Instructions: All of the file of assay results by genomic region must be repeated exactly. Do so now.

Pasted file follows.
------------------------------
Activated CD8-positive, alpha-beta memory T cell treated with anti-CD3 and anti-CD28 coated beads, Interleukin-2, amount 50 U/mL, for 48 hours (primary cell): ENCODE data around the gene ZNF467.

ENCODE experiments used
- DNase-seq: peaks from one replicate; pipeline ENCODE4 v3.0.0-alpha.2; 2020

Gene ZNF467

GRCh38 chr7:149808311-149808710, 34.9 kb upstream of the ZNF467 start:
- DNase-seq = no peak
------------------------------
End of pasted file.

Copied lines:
Activated CD8-positive, alpha-beta memory T cell treated with anti-CD3 and anti-CD28 coated beads, Interleukin-2, amount 50 U/mL, for 48 hours (primary cell): ENCODE data around the gene ZNF467.

ENCODE experiments used
- DNase-seq: peaks from one replicate; pipeline ENCODE4 v3.0.0-alpha.2; 2020

Gene ZNF467

GRCh38 chr7:149808311-149808710, 34.9 kb upstream of the ZNF467 start:
- DNase-seq = no peak